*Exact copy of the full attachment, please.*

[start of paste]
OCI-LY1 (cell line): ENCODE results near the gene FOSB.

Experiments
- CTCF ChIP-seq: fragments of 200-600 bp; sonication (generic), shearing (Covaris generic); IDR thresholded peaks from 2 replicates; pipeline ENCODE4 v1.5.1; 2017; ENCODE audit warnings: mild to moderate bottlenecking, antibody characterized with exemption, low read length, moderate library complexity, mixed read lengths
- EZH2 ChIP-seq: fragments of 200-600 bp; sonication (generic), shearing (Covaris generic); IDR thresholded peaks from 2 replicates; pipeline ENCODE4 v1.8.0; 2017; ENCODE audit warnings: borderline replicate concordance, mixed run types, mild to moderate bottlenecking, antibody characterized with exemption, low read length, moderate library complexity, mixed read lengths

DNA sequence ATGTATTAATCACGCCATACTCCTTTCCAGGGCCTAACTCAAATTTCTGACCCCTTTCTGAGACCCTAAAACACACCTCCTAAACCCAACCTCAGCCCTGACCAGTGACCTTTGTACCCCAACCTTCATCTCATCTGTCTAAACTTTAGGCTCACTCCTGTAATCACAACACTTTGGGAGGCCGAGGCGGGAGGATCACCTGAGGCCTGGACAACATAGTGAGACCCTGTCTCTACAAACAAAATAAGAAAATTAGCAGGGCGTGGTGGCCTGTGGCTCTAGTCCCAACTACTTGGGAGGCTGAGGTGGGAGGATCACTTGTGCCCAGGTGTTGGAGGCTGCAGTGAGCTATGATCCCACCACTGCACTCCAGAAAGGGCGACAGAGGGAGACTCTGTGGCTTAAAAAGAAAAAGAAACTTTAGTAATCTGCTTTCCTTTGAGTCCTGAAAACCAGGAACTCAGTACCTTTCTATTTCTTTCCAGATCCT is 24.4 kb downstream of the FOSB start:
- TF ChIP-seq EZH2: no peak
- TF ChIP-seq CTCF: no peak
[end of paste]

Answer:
OCI-LY1 (cell line): ENCODE results near the gene FOSB.

Experiments
- CTCF ChIP-seq: fragments of 200-600 bp; sonication (generic), shearing (Covaris generic); IDR thresholded peaks from 2 replicates; pipeline ENCODE4 v1.5.1; 2017; ENCODE audit warnings: mild to moderate bottlenecking, antibody characterized with exemption, low read length, moderate library complexity, mixed read lengths
- EZH2 ChIP-seq: fragments of 200-600 bp; sonication (generic), shearing (Covaris generic); IDR thresholded peaks from 2 replicates; pipeline ENCODE4 v1.8.0; 2017; ENCODE audit warnings: borderline replicate concordance, mixed run types, mild to moderate bottlenecking, antibody characterized with exemption, low read length, moderate library complexity, mixed read lengths

DNA sequence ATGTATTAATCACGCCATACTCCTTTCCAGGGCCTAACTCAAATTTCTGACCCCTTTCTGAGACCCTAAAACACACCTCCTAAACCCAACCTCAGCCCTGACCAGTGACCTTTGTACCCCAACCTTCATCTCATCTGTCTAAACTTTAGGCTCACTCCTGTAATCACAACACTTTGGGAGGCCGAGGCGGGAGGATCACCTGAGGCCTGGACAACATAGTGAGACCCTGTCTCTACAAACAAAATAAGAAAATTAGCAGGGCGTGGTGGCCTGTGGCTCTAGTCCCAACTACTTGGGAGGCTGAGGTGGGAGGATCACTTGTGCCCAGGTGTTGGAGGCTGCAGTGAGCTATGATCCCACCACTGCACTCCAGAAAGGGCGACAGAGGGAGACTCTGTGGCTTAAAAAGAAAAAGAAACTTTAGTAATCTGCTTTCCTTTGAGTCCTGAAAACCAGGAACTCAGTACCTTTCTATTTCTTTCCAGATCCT is 24.4 kb downstream of the FOSB start:
- TF ChIP-seq EZH2: no peak
- TF ChIP-seq CTCF: no peak